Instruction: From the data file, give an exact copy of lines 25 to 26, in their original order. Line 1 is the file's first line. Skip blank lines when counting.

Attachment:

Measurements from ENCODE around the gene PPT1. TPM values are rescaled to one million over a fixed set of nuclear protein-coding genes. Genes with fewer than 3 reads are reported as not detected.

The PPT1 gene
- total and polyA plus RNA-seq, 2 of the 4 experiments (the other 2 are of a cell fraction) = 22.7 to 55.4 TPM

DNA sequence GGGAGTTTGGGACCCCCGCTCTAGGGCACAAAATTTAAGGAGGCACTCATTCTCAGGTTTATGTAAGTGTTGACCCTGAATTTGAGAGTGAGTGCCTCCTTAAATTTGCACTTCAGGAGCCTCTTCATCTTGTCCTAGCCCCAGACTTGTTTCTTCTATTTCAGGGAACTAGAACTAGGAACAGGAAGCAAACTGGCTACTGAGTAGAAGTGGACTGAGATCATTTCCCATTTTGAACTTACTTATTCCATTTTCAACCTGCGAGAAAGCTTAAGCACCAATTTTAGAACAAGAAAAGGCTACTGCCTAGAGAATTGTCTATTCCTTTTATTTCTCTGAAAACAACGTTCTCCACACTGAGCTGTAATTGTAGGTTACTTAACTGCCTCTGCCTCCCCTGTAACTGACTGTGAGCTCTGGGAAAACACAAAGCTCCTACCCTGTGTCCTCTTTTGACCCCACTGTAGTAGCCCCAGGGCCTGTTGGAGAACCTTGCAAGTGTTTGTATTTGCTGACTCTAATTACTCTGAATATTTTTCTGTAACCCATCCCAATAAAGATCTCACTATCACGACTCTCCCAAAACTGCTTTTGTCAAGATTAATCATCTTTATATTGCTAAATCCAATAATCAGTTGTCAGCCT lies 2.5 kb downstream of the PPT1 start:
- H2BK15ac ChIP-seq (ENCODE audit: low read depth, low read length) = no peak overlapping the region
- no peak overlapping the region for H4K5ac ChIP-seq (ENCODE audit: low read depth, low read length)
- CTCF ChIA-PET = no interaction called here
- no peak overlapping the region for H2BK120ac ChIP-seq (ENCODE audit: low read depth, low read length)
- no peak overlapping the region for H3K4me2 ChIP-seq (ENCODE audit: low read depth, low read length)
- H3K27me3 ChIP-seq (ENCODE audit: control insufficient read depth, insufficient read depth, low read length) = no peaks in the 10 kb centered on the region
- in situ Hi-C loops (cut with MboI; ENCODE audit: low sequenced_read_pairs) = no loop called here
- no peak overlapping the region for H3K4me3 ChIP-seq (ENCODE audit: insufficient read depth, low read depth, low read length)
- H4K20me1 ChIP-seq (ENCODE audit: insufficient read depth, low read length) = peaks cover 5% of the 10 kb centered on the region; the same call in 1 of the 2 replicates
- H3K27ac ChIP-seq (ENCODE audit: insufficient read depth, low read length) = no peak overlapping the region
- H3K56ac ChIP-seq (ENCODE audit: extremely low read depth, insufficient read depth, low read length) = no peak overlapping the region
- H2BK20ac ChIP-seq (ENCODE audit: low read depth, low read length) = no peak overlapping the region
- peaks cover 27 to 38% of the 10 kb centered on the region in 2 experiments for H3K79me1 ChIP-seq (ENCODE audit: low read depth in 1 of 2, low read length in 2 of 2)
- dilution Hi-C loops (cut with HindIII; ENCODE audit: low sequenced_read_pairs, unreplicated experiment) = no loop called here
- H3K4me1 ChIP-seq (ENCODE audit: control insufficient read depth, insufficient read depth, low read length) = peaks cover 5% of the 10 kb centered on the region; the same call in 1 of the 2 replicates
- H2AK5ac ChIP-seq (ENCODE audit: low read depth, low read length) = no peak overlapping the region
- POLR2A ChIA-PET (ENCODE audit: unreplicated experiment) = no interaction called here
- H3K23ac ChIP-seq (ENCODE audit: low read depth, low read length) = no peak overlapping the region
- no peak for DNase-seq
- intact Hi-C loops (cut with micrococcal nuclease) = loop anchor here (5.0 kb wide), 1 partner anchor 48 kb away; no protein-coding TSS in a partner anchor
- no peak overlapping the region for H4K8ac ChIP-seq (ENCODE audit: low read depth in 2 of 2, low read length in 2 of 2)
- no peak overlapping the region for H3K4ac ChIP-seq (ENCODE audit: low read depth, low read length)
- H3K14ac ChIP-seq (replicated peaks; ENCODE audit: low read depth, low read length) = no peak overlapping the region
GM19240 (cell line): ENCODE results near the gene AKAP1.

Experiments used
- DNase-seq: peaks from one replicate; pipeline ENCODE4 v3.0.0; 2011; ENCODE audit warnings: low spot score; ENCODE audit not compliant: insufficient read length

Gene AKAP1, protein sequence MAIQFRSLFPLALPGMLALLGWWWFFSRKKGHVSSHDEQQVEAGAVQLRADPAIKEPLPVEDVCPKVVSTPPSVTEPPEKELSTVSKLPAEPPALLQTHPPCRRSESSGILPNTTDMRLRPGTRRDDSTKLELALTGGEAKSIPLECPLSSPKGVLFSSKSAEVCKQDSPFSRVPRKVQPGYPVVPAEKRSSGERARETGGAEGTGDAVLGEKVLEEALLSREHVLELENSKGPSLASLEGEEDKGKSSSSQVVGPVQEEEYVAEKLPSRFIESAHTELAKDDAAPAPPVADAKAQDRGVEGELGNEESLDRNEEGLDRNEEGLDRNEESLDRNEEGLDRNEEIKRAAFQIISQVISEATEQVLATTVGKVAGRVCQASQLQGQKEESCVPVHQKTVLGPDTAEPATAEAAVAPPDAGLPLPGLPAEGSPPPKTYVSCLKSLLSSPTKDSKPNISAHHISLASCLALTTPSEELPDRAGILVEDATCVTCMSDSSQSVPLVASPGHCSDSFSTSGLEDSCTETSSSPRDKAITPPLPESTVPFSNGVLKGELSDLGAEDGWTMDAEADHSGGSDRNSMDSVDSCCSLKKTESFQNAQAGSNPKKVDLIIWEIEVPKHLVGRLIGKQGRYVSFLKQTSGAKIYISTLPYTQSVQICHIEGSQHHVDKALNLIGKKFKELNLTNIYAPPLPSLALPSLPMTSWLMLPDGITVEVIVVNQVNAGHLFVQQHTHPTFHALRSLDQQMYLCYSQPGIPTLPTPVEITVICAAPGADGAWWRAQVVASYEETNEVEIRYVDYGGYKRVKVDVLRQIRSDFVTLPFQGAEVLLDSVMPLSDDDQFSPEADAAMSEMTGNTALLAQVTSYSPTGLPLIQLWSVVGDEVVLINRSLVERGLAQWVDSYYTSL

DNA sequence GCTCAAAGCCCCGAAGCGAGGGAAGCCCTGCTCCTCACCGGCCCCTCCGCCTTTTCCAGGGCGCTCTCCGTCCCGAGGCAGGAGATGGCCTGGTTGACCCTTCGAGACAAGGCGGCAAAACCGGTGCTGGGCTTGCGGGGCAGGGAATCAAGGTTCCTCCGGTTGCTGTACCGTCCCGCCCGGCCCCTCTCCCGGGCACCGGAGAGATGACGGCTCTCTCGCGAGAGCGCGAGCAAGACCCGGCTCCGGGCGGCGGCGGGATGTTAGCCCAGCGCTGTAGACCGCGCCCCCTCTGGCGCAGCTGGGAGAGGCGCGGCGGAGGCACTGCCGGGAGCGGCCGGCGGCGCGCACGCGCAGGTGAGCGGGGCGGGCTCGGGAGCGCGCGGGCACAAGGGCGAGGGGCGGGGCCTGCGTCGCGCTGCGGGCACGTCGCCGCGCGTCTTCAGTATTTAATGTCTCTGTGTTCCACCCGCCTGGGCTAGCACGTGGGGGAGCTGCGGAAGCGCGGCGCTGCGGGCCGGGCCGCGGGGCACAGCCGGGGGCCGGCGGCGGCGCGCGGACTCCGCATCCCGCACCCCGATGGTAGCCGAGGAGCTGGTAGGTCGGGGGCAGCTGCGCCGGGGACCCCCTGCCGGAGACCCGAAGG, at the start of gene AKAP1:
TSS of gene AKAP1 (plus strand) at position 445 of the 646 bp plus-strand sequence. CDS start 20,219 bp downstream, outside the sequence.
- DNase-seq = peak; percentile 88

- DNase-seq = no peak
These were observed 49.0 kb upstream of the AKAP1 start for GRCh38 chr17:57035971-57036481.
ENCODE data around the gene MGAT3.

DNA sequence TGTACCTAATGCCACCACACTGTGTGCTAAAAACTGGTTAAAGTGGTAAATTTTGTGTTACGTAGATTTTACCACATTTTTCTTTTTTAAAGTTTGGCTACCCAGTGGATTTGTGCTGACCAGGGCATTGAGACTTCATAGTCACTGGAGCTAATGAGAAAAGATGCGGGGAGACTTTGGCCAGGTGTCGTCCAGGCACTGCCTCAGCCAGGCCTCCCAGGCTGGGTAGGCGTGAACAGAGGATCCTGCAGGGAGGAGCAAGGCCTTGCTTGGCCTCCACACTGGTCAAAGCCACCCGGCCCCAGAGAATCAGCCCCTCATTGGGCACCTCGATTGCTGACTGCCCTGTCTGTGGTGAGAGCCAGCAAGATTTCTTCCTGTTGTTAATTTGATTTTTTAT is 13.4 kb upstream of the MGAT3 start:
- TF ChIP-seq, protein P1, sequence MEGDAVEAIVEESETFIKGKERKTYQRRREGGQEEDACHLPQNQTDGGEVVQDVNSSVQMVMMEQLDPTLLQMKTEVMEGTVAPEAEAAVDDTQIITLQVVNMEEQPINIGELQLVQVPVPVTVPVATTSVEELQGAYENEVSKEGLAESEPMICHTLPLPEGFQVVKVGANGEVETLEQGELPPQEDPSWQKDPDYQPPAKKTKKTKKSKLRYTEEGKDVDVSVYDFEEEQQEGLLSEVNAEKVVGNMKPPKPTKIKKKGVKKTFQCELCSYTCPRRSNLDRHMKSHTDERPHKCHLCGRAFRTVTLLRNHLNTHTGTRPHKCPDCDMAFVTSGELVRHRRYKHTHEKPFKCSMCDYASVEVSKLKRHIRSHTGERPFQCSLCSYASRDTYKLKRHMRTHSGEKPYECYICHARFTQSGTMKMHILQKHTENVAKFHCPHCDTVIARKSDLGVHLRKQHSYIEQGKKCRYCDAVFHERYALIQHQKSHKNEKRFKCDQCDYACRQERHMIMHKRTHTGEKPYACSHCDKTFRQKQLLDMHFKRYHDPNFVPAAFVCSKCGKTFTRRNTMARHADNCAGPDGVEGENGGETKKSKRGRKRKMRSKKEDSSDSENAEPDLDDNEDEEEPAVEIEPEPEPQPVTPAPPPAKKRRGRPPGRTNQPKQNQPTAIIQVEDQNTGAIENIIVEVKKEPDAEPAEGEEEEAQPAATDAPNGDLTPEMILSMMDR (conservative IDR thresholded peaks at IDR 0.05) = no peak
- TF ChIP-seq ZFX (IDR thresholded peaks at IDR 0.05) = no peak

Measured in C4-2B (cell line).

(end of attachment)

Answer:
- no peak overlapping the region for H4K8ac ChIP-seq (ENCODE audit: low read depth in 2 of 2, low read length in 2 of 2)
- no peak overlapping the region for H3K4ac ChIP-seq (ENCODE audit: low read depth, low read length)